Morris County Prosecutor's Office Hosts Forum on Juvenile Justice

Published on September 17, 2021

The Morris County Prosecutor’s Office hosted a virtual community forum to educate and engage the community on the New Jersey Juvenile Justice Directive on September 16, 2021.

Hosted by Morris County Prosecutor Robert J. Carroll, the forum’s panelists were Morris County Supervising Assistant Prosecutor Samantha DeNegri, Judge Michael P. Wright, Mount Olive Police Chief Steve Beecher, Morris County Public Defender Ana Tent, Assistant Chief Probation Officer Cindy Cuenca, and Youth Services Coordinator Jessica Mondino. Also in attendance was First Assistant Prosecutor Maggie Calderwood and Morris County Prosecutor’s Office Sgt. Patrick LaGuerre.

The forum served to introduce the community to a directive issued by the Attorney General’s Office in December 2020, which establishes policies, practices, and procedures to further juvenile justice reform by diverting juveniles away from law enforcement and toward social or familial support whenever possible, consistent with public safety and welfare.

The directive outlines five mechanisms available to police officers and prosecutors to divert youth from the juvenile justice system and limit the likelihood of unnecessary detention - Curbside Warnings, Stationhouse Adjustments, Use of Complaint-Summonses, Presumption Against Pretrial Juvenile Detention, and Post-Charge Diversion. Panelists described how their roles in the juvenile justice system, and how they are incorporating aspects of the new directive into their operations.

During a Q&A session, attendees asked about what suicide prevention resources are contained in these practices. It was noted that the avoidance of criminal prosecution is an important factor in providing hope of a future to juveniles in trouble.  Further, the diversion aspects can provide counseling, medical, addiction and other resources that involve direct contact with juvenile subjects which can help identify suicidal ideations and loss of hope.  In addition to professional resources, the community, social and family components will help reorient juveniles to productive behaviors.  The problem has been identified and now needs the attention it deserves.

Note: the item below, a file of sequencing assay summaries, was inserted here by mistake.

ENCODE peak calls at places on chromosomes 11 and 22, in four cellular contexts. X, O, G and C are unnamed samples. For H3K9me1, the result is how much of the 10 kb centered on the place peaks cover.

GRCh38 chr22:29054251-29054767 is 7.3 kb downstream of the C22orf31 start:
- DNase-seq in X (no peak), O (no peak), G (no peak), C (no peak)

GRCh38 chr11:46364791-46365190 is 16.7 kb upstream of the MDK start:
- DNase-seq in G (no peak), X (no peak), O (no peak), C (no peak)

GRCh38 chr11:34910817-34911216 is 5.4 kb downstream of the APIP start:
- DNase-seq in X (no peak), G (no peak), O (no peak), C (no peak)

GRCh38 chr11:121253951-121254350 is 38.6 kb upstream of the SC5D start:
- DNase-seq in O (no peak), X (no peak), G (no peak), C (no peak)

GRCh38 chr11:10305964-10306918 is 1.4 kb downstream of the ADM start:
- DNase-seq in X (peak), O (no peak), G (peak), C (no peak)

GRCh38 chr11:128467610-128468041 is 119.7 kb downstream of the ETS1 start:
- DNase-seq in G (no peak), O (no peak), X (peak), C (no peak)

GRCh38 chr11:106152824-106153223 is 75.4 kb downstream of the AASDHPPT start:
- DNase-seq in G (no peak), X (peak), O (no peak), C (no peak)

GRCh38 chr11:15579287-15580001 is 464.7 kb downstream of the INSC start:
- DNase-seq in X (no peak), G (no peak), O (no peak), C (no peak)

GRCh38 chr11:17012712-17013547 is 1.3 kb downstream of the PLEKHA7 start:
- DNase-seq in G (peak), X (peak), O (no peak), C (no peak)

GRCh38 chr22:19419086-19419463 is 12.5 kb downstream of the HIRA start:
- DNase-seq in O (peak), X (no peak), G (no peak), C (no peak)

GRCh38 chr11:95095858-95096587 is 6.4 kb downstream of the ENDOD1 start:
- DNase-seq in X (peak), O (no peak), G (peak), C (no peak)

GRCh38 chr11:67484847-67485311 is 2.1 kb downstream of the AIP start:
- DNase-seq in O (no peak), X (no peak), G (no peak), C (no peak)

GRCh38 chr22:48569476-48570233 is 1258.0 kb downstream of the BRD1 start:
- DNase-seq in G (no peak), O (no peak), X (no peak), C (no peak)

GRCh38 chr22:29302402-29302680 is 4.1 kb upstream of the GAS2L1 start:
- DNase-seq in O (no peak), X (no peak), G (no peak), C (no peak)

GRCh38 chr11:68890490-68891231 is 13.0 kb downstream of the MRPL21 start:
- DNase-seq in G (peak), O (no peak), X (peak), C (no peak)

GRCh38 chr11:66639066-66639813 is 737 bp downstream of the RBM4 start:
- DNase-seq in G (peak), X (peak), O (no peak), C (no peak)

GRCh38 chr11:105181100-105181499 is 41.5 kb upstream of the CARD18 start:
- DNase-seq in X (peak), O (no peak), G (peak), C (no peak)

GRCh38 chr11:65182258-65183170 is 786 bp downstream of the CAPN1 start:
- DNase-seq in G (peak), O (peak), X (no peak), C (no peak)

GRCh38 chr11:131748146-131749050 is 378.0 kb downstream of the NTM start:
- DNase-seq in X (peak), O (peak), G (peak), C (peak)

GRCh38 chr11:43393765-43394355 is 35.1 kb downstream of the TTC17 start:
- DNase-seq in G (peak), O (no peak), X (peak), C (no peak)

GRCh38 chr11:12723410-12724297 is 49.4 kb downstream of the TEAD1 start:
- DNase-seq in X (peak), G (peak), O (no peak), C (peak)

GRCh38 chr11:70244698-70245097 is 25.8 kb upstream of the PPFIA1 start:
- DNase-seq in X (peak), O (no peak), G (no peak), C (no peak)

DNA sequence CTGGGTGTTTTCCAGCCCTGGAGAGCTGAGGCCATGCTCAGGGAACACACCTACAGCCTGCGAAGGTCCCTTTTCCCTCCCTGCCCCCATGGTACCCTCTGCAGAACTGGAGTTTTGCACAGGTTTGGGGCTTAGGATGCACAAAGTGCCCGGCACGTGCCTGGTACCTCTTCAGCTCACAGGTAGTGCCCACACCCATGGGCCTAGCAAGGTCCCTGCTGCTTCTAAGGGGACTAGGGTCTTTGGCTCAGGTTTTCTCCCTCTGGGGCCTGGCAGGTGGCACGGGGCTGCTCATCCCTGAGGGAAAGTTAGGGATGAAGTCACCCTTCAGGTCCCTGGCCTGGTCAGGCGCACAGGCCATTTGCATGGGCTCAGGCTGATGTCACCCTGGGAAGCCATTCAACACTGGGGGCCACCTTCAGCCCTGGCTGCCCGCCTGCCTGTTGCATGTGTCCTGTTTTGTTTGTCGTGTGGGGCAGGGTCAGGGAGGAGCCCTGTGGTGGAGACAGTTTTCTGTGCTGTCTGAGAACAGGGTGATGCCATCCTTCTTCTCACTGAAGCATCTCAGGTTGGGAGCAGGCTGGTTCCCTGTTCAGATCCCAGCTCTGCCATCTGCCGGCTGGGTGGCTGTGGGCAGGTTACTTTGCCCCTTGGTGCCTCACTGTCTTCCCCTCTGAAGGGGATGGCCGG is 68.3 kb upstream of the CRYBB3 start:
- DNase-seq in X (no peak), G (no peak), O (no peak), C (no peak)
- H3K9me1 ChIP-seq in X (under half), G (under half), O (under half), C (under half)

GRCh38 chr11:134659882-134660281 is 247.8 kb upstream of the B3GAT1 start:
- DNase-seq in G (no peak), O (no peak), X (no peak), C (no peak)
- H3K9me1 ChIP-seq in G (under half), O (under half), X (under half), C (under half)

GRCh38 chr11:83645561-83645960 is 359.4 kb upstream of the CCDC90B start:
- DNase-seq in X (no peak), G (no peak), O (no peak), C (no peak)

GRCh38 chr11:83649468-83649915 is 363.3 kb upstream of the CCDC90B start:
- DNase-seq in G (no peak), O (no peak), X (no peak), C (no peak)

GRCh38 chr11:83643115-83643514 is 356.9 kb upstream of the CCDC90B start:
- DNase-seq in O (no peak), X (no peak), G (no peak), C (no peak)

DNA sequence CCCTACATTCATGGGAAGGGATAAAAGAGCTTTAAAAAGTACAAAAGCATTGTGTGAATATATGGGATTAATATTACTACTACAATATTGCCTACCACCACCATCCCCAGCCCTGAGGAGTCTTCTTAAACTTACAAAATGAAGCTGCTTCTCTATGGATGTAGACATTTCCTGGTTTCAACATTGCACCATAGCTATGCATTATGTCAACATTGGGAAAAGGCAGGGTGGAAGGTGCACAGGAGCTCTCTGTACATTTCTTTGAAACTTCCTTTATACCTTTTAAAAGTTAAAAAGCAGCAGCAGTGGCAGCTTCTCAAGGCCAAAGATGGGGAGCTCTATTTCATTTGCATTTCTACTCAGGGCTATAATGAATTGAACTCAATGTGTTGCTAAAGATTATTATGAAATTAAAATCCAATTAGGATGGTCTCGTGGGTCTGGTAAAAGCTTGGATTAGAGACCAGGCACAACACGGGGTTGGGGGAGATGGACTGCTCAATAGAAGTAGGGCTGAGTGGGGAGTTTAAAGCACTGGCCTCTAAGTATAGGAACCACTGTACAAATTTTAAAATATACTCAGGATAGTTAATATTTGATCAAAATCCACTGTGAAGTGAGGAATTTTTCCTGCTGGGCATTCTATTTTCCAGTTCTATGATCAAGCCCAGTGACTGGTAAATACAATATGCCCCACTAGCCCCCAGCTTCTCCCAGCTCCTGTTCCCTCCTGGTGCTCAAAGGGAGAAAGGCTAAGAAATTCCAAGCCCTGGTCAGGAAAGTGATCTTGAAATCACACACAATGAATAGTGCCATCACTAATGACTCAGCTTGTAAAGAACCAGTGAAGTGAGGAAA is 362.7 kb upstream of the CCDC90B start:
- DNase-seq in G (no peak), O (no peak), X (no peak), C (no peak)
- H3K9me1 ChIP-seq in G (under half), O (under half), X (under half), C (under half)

Prosecutor Carroll said, “The MCPO is keenly interested in helping juveniles avoid involvement in criminal conduct, and a key component is to have flexibility in dealing with youthful offenders, by having available effective alternatives to criminal arrest and prosecution.  The new Juvenile Justice Directive enables that concept.  Police can now call upon community, social and family resources to provide eligible youth the support needed to conform to legal and social norms, thus avoiding unacceptable escalation of misconduct.  Enhanced data reporting will also allow meaningful analysis to determine what new methods are working best to reduce juvenile crime.”

Inquiries concerning this press release should be directed to Public Information Officer Meghan Knab at [email protected] or by phone at 973-829-8159.  

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